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The People v. Halstrom

SUPREME COURT OF ILLINOIS.


OPINION FILED JANUARY 25, 1966.

THE PEOPLE OF THE STATE OF ILLINOIS, DEFENDANT IN ERROR,

v.

FREDERICK HALSTROM, PLAINTIFF IN ERROR.

WRIT OF ERROR to the Criminal Court of Cook County; the Hon. IRVING LANDESMAN, Judge, presiding

MR. JUSTICE UNDERWOOD DELIVERED THE OPINION OF THE COURT:

Defendant was convicted of a 1962 Chicago burglary after a jury trial in the circuit court of Cook County and sentenced to imprisonment for a term not less than ten nor more than twenty years. This writ of error presents his contention that admission of a confession over his objection at the trial violated his rights under the 6th and 14th amendments to the Federal constitution.

While the direct evidence, coupled with the inconsistencies in defendant's testimony, is sufficient to establish guilt, no constructive purpose is served by detailing these facts. It is sufficient to note that defendant left Illinois several days after the burglary and was subsequently arrested and convicted of armed robbery in Florida. Meanwhile, the Cook County grand jury had returned an indictment against defendant in absentia and two others, which was, as to defendant, stricken with leave to reinstate since defendant could not be found.

Upon learning of the Florida conviction, Chicago police sent a letter to the Florida prison in which defendant was an inmate, requesting the prison authorities to question defendant regarding the Chicago burglary. A signed confession was thereafter obtained by the prison personnel, the indictment reinstated and defendant was returned to Illinois for trial. It is not contended that defendant was advised of his right to counsel prior to the Florida interrogation. His claim that he requested a lawyer is disputed.

The narrow question presented on this writ of error is whether a confession, properly determined to be otherwise voluntary, is rendered inadmissible by the fact that it is obtained, subsequent to indictment, from a defendant who is not represented by counsel and has not knowingly waived his right thereto. While the testimony at the hearing on defendant's motion to suppress the confession leaves little doubt that it was voluntarily made, we believe that under the decision of the United States Supreme Court in Massiah v. United States, 377 U.S. 201, 12 L.ed.2d 246, 84 S.Ct. 1199, as applied in McLeod v. Ohio, 378 U.S. 582, 12 L.ed.2d 1037, 84 S.Ct. 1922, its admission necessitates reversal of this conviction.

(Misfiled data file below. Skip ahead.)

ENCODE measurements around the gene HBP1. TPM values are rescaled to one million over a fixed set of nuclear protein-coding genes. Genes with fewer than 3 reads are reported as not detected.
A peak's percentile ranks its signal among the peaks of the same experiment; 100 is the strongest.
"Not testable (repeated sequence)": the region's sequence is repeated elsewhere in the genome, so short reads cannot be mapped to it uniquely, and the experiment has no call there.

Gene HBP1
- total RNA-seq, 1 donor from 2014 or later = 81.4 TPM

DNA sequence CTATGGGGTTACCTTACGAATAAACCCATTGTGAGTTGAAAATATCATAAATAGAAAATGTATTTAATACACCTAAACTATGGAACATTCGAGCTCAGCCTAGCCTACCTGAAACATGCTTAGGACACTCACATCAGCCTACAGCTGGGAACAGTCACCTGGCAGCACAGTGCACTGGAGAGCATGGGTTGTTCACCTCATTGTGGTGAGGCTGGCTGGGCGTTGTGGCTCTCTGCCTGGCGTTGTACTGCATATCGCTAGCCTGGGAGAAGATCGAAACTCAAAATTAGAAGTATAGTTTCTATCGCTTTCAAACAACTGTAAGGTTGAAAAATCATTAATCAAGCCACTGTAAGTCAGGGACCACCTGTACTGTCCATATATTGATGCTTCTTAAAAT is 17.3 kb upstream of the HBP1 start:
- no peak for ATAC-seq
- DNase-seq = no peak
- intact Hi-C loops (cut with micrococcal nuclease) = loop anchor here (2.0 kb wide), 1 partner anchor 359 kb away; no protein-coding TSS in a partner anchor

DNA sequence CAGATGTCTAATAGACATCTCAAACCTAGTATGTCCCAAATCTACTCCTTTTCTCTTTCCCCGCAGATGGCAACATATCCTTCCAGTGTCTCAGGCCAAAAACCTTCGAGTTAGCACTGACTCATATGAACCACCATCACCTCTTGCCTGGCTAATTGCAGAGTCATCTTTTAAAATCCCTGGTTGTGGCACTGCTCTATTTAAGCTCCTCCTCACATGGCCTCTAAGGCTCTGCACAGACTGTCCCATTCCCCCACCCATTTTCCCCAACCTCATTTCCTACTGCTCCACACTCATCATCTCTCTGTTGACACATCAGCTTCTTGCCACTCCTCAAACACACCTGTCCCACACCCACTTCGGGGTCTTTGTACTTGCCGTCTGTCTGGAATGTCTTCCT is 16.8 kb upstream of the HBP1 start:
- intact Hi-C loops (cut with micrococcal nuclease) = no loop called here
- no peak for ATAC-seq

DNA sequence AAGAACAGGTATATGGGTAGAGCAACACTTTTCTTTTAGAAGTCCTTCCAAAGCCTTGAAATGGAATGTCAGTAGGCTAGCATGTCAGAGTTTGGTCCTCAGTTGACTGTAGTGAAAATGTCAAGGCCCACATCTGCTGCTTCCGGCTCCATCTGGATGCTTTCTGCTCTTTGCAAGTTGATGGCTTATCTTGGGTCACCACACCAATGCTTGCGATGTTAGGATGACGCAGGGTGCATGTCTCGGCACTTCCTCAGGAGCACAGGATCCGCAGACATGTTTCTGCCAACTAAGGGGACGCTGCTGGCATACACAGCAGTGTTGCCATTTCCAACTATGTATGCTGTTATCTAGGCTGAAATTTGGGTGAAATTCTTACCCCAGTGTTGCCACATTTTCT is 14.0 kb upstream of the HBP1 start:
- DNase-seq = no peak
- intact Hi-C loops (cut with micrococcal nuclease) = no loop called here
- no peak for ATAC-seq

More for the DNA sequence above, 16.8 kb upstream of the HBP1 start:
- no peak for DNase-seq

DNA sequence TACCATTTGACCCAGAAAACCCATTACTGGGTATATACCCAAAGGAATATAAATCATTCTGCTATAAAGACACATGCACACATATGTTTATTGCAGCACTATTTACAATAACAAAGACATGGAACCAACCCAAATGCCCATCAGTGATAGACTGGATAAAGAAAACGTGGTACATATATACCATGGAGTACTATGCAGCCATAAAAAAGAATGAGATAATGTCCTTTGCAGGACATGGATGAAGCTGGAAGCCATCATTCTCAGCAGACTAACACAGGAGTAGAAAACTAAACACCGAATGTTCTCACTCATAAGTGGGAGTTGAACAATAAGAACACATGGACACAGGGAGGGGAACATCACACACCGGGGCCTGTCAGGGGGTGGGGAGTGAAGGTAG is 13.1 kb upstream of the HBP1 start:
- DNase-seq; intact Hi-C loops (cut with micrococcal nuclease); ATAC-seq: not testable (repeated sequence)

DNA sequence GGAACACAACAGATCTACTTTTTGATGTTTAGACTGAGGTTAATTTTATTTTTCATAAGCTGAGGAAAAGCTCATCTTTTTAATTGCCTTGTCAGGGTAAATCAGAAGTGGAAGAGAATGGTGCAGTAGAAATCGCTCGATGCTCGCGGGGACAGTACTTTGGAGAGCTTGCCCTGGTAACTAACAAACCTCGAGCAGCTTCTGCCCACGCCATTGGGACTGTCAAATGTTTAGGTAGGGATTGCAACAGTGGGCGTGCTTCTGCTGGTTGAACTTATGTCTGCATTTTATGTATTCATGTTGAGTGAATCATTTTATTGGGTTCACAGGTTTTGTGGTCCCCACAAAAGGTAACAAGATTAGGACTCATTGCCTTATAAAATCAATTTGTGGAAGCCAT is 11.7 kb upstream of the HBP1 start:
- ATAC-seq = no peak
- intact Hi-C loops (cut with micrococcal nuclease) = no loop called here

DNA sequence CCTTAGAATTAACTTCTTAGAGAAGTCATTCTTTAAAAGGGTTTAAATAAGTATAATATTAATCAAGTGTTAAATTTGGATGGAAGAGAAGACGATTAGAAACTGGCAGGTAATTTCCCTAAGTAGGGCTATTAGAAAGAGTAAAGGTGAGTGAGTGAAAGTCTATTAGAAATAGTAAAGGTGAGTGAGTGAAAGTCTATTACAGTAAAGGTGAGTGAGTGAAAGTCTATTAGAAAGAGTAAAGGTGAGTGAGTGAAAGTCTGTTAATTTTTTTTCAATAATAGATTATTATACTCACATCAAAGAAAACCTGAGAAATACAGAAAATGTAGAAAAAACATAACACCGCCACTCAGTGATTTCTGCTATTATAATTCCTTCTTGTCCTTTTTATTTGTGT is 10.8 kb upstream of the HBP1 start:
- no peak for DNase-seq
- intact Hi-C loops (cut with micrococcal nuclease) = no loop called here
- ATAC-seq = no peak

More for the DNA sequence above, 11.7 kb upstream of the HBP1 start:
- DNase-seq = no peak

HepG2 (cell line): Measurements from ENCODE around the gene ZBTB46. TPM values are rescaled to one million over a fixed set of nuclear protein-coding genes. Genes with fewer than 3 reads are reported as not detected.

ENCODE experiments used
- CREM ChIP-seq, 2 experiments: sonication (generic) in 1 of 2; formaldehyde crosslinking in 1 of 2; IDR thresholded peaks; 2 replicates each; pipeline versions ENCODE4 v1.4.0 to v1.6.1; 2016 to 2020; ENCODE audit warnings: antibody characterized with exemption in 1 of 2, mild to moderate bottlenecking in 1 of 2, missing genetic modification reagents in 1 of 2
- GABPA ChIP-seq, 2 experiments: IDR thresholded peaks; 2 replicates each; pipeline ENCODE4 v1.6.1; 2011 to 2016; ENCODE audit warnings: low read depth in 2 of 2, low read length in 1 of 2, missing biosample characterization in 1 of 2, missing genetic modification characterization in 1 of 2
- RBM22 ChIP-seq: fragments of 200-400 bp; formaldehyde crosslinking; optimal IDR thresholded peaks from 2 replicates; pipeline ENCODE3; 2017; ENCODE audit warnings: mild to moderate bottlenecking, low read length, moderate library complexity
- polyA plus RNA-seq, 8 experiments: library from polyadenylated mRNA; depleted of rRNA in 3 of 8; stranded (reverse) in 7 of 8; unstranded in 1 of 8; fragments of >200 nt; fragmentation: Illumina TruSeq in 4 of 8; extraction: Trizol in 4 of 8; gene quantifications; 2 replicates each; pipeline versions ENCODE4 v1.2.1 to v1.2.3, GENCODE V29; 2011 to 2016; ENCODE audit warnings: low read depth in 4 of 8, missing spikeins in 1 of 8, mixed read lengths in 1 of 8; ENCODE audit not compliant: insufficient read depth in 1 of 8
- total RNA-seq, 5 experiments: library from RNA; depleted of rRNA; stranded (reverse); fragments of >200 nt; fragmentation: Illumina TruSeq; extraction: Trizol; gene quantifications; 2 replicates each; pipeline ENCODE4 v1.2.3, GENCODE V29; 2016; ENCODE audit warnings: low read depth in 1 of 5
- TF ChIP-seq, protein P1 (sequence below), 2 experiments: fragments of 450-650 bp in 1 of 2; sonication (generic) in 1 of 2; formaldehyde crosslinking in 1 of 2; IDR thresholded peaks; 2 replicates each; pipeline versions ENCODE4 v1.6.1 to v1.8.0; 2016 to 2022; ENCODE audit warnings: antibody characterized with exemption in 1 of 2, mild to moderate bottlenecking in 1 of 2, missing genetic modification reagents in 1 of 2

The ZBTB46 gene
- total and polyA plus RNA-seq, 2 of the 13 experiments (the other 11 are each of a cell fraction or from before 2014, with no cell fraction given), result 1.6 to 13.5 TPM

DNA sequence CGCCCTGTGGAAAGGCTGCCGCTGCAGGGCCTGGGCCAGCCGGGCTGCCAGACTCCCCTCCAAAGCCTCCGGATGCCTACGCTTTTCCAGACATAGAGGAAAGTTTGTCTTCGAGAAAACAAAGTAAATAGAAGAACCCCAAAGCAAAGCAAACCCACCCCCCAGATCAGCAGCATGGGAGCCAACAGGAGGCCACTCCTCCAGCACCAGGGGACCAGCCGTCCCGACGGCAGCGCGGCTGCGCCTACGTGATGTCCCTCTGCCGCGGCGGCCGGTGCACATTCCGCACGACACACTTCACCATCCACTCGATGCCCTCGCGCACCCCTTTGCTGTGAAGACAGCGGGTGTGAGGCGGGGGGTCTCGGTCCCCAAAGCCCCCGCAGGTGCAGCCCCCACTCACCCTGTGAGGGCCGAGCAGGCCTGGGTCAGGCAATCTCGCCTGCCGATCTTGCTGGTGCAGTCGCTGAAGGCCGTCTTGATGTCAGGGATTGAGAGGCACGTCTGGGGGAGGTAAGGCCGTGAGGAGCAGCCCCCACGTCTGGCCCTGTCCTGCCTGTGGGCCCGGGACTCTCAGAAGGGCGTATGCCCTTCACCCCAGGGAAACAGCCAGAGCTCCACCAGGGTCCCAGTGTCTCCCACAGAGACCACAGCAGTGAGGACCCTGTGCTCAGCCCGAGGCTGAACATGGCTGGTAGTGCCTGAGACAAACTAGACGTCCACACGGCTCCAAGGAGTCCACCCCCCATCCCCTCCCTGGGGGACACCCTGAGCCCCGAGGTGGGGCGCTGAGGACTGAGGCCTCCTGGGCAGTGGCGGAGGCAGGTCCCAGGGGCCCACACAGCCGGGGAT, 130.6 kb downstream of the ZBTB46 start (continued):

Massiah involved an incriminating post-indictment conversation surreptitiously secured from a defendant who was at that time represented by counsel. While some question existed whether that opinion prohibited the use of an otherwise voluntary post-indictment confession solely because defendant was unrepresented and had not knowingly waived his right to counsel, the per curiam action of the United States Supreme Court in the McLeod case, in our judgment, resolved that question in the affirmative. There, according to the opinion of the Supreme Court of Ohio (Ohio v. McLeod, 1 Ohio St.2d 60, 203 N.E.2d 349), the defendant was indicted on October 3 for murder; on October 11, prior to his arraignment and before he had requested, procured or been assigned counsel, defendant in the presence of a deputy sheriff and an assistant prosecutor made an incriminating statement while riding around in the sheriff's car looking for the gun used in the holdup. The original judgment dismissing the appeal of this conviction was reversed by the Supreme Court (McLeod v. Ohio, 378 U.S. 582, 12 L.ed.2d 1037, 84 S.Ct. 1922,) in a memorandum opinion remanding the cause to the Ohio court "for further consideration in light of" Massiah. The Supreme Court of Ohio affirmed the conviction. 1 Ohio St.2d 60. 203 N.E.2d 349.

While the second reversal by the United States Supreme Court (85 S.Ct. 1556) was by a memorandum opinion citing only Massiah, we can conclude only that the post-indictment confession in this case, secured while defendant was not represented by counsel and had not knowingly waived his right thereto, is inadmissible against him, and that its admission constituted reversible error.

Defendant finally argues that the provisions of the Extradition Act (Ill. Rev. Stat. 1963, chap. 60, par. 40) were not complied with in returning him to this jurisdiction. This court has, however, previously held that alleged irregularities in the manner in which an accused is returned to this State will not be inquired into on the trial of a criminal charge, since such matters affect neither the guilt nor innocence of the accused nor the jurisdiction of the court to try him. People v. Partelow, 26 Ill.2d 606; People ex rel. McGee v. Hill, 350 Ill. 129.

The judgment of the circuit court of Cook County is reversed, and the cause remanded for a new trial.

Reversed and remanded.

19660125

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